The biggest sunspot cluster seen in at least 10 years has developed on the upper right quarter of the side of the sun visible from Earth, according to satellite readings.
Friday night, the light from solar flares was reported near cities including Palm Springs and Sacramento, Calif.; Flagstaff, Ariz.; and Albuquerque and Carlsbad, N.M.
"It has totally lit up the sky. We've had dozens and dozens of calls. People want to know what it is," said Bill Seigel, a producer at radio station KESQ in Palm Desert, 115 miles east of Los Angeles. "Some people thought it was UFOs."
Just north of Albuquerque, David MacKel was making the rounds at his security job when he saw the lights. He noted it on his report at 11:23 p.m.
"It was blood red. That's all I can say. It was kind of opaque and you could see the stars through it," MacKel said. He said he had seen the Northern Lights while in Alaska, but "the Northern Light move, this was more gaseous. It kind of got me freaked out."
Eddy County, N.M., Deputy Danny Gonzales described it as a purple haze. "It was very distinct in color," he said. "I have never seen anything like it."
Anthony Watts, a meteorologist in Chico, Calif., about 170 miles north of San Francisco, said the glow from the coronal mass ejection was interesting, but posed no threat.
"There's no danger, however there is the likelihood that we'll have radio or television interruptions," Watts said.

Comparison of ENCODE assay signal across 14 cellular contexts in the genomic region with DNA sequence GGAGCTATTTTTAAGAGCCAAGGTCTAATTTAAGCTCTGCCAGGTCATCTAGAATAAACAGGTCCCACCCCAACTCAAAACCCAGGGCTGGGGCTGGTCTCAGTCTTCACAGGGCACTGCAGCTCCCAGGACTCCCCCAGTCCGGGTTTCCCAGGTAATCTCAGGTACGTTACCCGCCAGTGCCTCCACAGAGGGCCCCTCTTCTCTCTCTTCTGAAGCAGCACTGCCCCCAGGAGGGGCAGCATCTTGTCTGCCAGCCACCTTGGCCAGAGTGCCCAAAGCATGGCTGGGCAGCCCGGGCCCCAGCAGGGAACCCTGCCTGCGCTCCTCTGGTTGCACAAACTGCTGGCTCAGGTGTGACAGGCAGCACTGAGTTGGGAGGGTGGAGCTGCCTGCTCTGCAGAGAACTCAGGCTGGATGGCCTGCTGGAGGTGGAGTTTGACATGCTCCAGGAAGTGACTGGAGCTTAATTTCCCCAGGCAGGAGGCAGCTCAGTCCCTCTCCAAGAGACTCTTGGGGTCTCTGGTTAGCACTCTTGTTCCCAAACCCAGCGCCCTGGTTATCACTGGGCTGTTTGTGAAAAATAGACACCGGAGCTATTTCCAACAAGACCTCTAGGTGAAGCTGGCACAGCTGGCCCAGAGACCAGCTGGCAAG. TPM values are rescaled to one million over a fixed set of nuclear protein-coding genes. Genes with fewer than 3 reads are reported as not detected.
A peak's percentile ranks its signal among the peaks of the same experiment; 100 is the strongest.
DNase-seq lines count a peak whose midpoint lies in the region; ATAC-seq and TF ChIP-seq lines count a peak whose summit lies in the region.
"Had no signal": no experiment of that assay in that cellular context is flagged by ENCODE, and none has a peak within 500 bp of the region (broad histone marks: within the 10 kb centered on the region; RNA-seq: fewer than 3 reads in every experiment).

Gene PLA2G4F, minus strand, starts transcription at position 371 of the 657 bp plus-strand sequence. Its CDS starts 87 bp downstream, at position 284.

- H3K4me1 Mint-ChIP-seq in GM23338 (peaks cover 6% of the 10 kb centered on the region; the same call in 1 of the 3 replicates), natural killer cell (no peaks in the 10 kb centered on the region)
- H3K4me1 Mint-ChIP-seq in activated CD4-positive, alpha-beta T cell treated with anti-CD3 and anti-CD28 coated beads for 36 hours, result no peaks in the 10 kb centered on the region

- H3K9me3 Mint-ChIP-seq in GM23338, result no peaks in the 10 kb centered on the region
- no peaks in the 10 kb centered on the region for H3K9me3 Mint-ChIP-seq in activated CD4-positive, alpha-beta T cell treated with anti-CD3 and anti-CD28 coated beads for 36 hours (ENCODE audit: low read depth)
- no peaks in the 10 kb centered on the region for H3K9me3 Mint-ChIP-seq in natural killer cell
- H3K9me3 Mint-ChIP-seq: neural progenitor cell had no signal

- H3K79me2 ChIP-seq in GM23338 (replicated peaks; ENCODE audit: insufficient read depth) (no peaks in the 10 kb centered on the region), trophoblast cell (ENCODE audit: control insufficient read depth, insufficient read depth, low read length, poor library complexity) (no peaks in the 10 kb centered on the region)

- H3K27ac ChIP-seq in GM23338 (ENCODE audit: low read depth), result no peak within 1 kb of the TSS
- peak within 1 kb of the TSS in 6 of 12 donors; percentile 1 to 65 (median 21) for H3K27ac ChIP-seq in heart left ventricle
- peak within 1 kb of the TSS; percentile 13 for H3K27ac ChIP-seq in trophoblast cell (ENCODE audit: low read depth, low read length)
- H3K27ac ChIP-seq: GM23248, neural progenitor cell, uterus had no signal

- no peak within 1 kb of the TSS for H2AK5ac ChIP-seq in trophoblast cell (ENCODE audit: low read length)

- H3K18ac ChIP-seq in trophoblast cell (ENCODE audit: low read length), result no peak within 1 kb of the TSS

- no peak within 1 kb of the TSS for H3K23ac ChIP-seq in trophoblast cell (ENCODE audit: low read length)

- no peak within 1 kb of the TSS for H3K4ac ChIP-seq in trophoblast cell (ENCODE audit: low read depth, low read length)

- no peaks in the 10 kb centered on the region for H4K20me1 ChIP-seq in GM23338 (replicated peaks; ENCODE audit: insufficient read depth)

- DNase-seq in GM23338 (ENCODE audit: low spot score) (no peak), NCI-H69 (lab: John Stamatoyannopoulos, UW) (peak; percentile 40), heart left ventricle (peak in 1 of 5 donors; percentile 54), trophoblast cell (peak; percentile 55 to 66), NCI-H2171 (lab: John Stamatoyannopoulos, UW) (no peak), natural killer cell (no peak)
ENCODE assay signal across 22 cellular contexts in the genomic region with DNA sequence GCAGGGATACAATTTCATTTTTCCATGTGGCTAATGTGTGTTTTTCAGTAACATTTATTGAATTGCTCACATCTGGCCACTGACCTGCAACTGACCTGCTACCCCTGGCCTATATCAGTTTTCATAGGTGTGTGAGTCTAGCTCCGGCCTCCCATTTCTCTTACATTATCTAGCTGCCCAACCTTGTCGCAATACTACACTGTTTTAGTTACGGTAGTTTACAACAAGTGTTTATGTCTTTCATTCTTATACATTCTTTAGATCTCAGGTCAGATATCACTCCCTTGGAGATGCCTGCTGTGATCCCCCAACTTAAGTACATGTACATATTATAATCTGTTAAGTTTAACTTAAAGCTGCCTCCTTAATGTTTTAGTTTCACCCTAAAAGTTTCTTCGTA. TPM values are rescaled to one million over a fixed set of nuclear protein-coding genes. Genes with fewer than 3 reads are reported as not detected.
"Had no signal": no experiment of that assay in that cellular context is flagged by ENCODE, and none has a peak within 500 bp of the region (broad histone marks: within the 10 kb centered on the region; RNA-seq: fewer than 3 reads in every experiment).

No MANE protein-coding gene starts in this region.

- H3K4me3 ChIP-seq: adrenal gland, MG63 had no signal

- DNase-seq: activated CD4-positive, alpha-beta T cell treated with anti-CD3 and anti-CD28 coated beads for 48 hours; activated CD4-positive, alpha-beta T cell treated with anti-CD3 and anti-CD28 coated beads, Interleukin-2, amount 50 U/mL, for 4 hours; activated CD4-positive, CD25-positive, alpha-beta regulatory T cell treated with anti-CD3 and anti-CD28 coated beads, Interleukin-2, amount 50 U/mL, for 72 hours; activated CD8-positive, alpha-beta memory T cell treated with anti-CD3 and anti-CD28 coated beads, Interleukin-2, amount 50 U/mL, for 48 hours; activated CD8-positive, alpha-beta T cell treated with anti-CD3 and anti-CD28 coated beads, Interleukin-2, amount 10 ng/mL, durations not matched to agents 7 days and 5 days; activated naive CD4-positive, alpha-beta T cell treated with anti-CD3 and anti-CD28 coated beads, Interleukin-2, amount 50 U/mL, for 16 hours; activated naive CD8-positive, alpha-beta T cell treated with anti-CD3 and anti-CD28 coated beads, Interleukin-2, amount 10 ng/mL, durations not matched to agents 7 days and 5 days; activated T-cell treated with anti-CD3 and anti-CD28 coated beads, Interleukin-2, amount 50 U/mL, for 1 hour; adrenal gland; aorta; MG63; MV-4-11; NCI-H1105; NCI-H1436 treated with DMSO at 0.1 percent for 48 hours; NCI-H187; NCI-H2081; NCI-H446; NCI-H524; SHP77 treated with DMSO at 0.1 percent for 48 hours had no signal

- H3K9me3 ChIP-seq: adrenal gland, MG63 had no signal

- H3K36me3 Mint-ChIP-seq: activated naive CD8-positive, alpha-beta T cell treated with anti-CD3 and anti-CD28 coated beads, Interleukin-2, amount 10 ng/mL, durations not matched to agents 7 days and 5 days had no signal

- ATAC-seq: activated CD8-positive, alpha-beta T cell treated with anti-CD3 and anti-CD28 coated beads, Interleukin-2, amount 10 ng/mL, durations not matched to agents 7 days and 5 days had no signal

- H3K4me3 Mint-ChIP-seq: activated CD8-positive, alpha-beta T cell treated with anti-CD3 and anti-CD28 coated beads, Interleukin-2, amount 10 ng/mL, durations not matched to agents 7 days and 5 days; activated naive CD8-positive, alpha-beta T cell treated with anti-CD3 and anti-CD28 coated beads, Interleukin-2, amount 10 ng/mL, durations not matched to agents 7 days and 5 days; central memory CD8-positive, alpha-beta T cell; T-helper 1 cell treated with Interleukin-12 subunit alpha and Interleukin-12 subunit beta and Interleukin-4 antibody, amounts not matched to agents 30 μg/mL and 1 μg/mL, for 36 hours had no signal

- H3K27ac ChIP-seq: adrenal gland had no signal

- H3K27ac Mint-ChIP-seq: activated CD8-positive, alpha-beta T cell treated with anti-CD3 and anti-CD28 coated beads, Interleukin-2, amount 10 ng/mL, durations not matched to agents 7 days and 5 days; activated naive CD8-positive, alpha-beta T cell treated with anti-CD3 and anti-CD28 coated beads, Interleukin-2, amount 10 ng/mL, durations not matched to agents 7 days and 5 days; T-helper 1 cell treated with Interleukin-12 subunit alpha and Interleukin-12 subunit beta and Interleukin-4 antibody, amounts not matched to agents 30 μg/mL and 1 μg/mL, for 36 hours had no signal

The sunspot, which is a cooler, darker region on the sun's surface, is caused by a concentration of temporarily distorted magnetic fields. It spawns tremendous eruptions, or flares, into the sun's atmosphere, hurling clouds of electrified gas toward Earth.
The solar activity can produce an aurora in the night sky, typically over northern latitudes. The colorful, shimmering glow occurs when the energetic particles strike the Earth's upper atmosphere.
NASA scientists said a powerful flare that erupted Thursday rated a class X, the most potent category.
The eruptions triggered a powerful, but brief, blackout Friday on some high-frequency radio channels and low-frequency navigational signals, scientists said. They forecast at least a 30 percent chance of continuing disruptions through Sunday.
In addition to radio disruptions, the charged particles can bombard satellites and orbiting spacecraft and, in rare cases, damage industrial equipment on the ground, including power generators and pipelines.